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Jonathan Humble
Features Writer
10:39 PM 21st December 2020
nature

One Called Paul (Part One)

A few years ago, while cycling back home along a country lane from Kendal’s Saturday market, I was attacked. The assailant came out of nowhere, making an unearthly noise, causing me to fall onto the grass verge before she escaped over the fields. On reaching my destination, slightly bruised, I persuaded my wife to come back with me to see if she could help identify my attacker. Upon returning to the scene, we observed the same miscreant harassing other folk who were innocently on their way to the village of Mealbank that late spring morning.

“Curlew!” Fiona told me. “Must have a nest nearby and she’s seeing off any possible threat to her eggs.”

Having recently been persuaded by my wife to join the RSPB, I was fascinated by the sound this wonderful bird was making, the devotion it displayed in protecting its progeny and its undoubted bravery. Somewhat perversely, I felt weirdly proud that I’d had such a memorable encounter.

Although I still defer to Fiona’s ornithological expertise on all occasions, the experience triggered an increased interest in birds that visit or are resident in the British Isles. It also became a focus for the occasional poem which later featured in a small nature related collection called Fledge, published this year by Maytree Press. In the lead-up to its release in July 2020, I published a series of facts about native birds in the form of a countdown on my blog, some of which I’ve repeated here along with examples of the avian poetry featured in the book.

I hope you like them …

The Avocet:

Did you know that there are four species of avocet? They are the American, Andean, red-necked and pied. It is the pied avocet with its long legs for wading and fine upward curved bill which is the symbol of the Royal Society for the Protection of Birds.

The Robin:

Did you know that in Victorian times, robins were called little postmen because of the red coats postmen wore in the nineteenth century? Yes, of course you did …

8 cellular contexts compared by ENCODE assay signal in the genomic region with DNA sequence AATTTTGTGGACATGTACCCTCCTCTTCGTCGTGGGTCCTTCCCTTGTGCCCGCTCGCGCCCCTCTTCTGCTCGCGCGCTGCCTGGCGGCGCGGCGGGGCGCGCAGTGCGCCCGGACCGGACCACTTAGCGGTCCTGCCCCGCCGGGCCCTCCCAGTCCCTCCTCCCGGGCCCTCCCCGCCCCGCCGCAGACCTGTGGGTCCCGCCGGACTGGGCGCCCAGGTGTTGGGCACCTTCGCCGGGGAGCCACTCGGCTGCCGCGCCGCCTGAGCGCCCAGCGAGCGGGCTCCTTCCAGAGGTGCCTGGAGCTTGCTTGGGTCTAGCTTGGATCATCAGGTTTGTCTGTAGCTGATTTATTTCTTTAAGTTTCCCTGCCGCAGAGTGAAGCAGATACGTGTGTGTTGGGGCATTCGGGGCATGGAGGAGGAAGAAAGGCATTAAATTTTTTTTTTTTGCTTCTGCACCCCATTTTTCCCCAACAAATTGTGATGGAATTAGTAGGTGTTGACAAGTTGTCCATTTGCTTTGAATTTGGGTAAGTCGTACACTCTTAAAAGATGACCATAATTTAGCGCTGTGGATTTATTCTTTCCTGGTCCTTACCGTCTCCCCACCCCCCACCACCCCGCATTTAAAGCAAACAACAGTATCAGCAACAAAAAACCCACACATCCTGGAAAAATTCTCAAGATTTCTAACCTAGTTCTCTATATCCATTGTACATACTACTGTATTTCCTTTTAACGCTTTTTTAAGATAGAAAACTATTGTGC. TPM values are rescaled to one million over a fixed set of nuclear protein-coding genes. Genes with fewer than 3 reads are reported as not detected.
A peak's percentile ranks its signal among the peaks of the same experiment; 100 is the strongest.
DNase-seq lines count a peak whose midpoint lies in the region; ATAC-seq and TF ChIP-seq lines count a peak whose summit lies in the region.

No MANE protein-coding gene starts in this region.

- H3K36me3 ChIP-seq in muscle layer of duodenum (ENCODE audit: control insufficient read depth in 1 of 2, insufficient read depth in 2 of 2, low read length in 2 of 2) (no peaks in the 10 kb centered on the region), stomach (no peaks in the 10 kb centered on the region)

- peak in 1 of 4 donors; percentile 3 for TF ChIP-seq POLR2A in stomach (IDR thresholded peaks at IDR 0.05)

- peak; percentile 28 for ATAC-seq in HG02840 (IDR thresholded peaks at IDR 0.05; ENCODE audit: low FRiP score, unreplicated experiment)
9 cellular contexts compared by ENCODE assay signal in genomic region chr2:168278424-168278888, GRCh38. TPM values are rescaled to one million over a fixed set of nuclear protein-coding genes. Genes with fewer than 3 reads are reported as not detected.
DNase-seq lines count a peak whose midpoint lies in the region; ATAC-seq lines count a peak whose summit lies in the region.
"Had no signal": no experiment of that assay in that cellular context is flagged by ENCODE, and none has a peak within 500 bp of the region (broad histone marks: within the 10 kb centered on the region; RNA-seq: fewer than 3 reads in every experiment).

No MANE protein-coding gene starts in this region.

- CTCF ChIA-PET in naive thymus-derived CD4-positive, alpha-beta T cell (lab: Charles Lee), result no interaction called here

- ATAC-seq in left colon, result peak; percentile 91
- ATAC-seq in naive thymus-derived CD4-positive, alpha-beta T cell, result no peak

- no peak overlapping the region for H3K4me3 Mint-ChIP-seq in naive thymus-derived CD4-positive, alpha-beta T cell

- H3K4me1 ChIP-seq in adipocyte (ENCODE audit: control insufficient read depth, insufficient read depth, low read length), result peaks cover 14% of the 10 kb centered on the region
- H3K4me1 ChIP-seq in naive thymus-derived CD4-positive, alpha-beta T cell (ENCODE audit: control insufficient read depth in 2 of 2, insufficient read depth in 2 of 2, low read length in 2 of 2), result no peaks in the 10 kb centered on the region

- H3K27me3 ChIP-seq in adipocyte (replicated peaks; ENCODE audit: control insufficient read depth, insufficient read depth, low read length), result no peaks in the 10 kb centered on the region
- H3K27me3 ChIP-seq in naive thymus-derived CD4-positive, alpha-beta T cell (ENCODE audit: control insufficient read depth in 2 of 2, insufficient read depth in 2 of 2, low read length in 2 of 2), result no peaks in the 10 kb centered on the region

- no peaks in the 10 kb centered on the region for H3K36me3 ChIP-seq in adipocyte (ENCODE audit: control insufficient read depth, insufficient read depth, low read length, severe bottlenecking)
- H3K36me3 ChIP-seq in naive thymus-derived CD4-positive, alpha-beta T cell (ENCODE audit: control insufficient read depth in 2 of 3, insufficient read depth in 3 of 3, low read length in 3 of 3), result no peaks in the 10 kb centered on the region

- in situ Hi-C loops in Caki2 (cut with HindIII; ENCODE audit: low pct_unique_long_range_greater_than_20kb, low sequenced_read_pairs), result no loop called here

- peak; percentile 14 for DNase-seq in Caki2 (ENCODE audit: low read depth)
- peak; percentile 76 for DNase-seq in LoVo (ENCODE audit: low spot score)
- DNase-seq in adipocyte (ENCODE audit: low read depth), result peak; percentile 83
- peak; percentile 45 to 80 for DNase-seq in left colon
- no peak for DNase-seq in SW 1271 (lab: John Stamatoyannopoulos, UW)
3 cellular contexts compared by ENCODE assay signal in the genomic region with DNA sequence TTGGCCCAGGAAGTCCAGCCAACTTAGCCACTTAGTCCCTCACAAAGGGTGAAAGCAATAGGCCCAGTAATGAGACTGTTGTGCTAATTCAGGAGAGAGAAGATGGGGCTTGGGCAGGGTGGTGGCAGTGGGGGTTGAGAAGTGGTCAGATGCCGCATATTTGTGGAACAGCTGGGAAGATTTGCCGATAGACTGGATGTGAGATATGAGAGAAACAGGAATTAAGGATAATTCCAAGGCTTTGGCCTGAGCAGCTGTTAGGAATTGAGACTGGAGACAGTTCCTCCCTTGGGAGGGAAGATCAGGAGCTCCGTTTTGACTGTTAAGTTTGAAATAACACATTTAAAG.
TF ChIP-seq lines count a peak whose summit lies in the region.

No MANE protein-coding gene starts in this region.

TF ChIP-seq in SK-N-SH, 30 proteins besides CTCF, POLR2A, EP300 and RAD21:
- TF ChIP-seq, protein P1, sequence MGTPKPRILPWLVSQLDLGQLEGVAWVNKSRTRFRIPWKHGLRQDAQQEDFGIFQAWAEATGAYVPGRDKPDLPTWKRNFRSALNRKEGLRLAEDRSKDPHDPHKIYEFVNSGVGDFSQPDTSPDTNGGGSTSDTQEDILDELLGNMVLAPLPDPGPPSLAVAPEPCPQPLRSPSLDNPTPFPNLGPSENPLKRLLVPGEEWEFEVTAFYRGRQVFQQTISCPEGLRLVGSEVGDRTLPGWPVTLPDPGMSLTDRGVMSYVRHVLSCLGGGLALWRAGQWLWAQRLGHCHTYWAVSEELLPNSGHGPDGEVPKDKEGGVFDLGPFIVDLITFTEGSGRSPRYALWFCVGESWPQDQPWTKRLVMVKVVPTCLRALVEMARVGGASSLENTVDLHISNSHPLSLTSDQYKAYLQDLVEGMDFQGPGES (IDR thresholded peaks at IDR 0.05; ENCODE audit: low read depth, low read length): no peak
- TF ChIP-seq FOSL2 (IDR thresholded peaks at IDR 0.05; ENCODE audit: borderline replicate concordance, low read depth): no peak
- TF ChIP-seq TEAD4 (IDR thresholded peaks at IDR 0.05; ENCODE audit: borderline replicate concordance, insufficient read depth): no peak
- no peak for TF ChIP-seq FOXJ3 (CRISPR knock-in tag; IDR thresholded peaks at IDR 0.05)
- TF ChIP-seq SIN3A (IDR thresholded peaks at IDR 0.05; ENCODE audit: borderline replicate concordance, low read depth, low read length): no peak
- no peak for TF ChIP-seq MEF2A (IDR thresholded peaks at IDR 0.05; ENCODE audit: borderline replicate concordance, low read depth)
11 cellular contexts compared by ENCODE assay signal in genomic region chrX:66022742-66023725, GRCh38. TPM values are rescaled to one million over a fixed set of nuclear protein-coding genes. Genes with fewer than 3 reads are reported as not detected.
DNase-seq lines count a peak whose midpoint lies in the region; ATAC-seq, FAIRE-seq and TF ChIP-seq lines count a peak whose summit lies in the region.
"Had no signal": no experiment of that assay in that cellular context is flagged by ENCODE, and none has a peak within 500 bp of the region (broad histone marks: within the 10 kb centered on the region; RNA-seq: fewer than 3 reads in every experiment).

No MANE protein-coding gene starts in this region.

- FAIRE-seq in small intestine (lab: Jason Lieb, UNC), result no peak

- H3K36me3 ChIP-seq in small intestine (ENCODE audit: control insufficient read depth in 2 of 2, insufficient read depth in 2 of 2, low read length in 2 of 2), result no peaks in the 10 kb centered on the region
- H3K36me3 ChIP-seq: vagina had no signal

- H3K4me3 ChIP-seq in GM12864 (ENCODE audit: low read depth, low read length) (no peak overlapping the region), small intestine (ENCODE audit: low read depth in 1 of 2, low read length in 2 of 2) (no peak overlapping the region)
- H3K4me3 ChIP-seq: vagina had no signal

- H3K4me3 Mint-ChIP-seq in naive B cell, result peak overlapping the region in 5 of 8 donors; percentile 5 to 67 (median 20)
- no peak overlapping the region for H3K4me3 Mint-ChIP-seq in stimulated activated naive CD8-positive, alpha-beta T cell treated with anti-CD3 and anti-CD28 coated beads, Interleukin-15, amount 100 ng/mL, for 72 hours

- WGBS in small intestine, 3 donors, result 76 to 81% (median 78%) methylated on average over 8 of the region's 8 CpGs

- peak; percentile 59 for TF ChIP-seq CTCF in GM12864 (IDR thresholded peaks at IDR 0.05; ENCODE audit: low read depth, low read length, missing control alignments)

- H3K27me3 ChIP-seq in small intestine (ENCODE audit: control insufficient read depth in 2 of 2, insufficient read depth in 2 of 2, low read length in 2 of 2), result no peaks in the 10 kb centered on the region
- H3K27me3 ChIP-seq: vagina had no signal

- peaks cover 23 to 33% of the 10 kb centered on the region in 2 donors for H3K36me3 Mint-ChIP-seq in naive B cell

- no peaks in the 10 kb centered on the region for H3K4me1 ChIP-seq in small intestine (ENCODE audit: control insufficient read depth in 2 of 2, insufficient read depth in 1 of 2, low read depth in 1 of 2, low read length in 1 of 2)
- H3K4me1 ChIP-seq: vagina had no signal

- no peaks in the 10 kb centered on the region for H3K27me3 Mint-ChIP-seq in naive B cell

The Wren:

Did you know that the wren is so wonderful they named it twice? Troglodytes troglodytes, or cave dweller is very successful in the British Isles and is one of the most common, widely distributed and noisy little birds you’ll come across.

The Starling:

Did you know that the indigenous starling, which is surprisingly low in number, is augmented by German and Russian émigrés that bulk up numbers in those marvellous murmurations we see at dusk. British, German and Russians working together to produce something quite beautiful … there’s a thought.

One Called Paul

Five drab juveniles land outside my window;
goth eyeliner, raucous and rucking over territory,
fouling up my window ledge, five floors high.

Under murmuration shadows, three leave suddenly,
startle the two, who, drawing close, look to each other,
before the larger wings it with thousands over late city skies.

The smallest catches reflections in the high rise glass,
checks its rag tag feathers for signs of iridescence
emerging in the half-light of a noisy urban dusk.

But through my window, I see only reluctance in movement.
I wonder if this one’s worried; ill-prepared to join in
and just needs a little more time to practise.

The Bittern:

Did you know that this elusive and well camouflaged bird can be found around wetland reedbeds? There were only eleven males left in 1997, but because of the hard work of conservationists in RSPB reserves, that number is now around 200.

The Harrier:
Did you know that in some parts of Europe people believed that seeing a harrier perched on a house was a sign that three people would die?